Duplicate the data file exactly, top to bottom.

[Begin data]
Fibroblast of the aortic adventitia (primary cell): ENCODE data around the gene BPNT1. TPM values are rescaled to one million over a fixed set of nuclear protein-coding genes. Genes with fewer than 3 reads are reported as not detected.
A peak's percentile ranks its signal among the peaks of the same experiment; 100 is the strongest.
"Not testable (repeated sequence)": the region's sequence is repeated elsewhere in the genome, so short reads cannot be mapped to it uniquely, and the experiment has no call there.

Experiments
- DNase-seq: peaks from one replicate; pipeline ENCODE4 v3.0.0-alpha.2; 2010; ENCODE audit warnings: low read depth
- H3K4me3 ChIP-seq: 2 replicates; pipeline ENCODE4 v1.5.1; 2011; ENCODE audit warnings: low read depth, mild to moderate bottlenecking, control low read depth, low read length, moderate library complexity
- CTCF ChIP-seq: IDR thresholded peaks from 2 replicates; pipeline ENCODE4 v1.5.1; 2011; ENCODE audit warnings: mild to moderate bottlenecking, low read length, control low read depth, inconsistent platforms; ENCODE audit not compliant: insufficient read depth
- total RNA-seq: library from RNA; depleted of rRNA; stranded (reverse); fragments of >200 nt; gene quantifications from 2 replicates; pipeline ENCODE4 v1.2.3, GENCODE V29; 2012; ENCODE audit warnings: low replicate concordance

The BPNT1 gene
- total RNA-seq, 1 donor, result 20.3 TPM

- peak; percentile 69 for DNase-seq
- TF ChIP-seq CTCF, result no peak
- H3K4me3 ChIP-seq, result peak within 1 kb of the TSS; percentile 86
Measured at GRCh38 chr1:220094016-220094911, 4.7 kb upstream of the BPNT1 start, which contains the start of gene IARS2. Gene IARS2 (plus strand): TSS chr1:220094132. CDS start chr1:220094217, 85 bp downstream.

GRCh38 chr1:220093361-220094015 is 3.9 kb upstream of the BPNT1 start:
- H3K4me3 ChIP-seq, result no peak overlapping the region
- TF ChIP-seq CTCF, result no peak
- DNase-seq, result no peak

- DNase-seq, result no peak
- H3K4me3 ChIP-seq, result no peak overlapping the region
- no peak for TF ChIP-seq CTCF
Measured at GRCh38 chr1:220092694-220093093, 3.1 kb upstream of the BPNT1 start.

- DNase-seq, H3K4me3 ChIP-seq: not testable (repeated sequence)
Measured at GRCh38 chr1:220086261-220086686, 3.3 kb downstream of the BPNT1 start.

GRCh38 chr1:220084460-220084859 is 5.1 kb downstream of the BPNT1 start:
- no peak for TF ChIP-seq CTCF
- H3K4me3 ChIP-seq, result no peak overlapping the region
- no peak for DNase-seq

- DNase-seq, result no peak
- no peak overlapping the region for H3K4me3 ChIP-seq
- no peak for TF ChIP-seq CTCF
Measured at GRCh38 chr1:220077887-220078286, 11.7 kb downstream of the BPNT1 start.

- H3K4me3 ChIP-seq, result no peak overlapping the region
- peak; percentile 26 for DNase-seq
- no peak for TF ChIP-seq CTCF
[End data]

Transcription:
Fibroblast of the aortic adventitia (primary cell): ENCODE data around the gene BPNT1. TPM values are rescaled to one million over a fixed set of nuclear protein-coding genes. Genes with fewer than 3 reads are reported as not detected.
A peak's percentile ranks its signal among the peaks of the same experiment; 100 is the strongest.
"Not testable (repeated sequence)": the region's sequence is repeated elsewhere in the genome, so short reads cannot be mapped to it uniquely, and the experiment has no call there.

Experiments
- DNase-seq: peaks from one replicate; pipeline ENCODE4 v3.0.0-alpha.2; 2010; ENCODE audit warnings: low read depth
- H3K4me3 ChIP-seq: 2 replicates; pipeline ENCODE4 v1.5.1; 2011; ENCODE audit warnings: low read depth, mild to moderate bottlenecking, control low read depth, low read length, moderate library complexity
- CTCF ChIP-seq: IDR thresholded peaks from 2 replicates; pipeline ENCODE4 v1.5.1; 2011; ENCODE audit warnings: mild to moderate bottlenecking, low read length, control low read depth, inconsistent platforms; ENCODE audit not compliant: insufficient read depth
- total RNA-seq: library from RNA; depleted of rRNA; stranded (reverse); fragments of >200 nt; gene quantifications from 2 replicates; pipeline ENCODE4 v1.2.3, GENCODE V29; 2012; ENCODE audit warnings: low replicate concordance

The BPNT1 gene
- total RNA-seq, 1 donor, result 20.3 TPM

- peak; percentile 69 for DNase-seq
- TF ChIP-seq CTCF, result no peak
- H3K4me3 ChIP-seq, result peak within 1 kb of the TSS; percentile 86
Measured at GRCh38 chr1:220094016-220094911, 4.7 kb upstream of the BPNT1 start, which contains the start of gene IARS2. Gene IARS2 (plus strand): TSS chr1:220094132. CDS start chr1:220094217, 85 bp downstream.

GRCh38 chr1:220093361-220094015 is 3.9 kb upstream of the BPNT1 start:
- H3K4me3 ChIP-seq, result no peak overlapping the region
- TF ChIP-seq CTCF, result no peak
- DNase-seq, result no peak

- DNase-seq, result no peak
- H3K4me3 ChIP-seq, result no peak overlapping the region
- no peak for TF ChIP-seq CTCF
Measured at GRCh38 chr1:220092694-220093093, 3.1 kb upstream of the BPNT1 start.

- DNase-seq, H3K4me3 ChIP-seq: not testable (repeated sequence)
Measured at GRCh38 chr1:220086261-220086686, 3.3 kb downstream of the BPNT1 start.

GRCh38 chr1:220084460-220084859 is 5.1 kb downstream of the BPNT1 start:
- no peak for TF ChIP-seq CTCF
- H3K4me3 ChIP-seq, result no peak overlapping the region
- no peak for DNase-seq

- DNase-seq, result no peak
- no peak overlapping the region for H3K4me3 ChIP-seq
- no peak for TF ChIP-seq CTCF
Measured at GRCh38 chr1:220077887-220078286, 11.7 kb downstream of the BPNT1 start.

- H3K4me3 ChIP-seq, result no peak overlapping the region
- peak; percentile 26 for DNase-seq
- no peak for TF ChIP-seq CTCF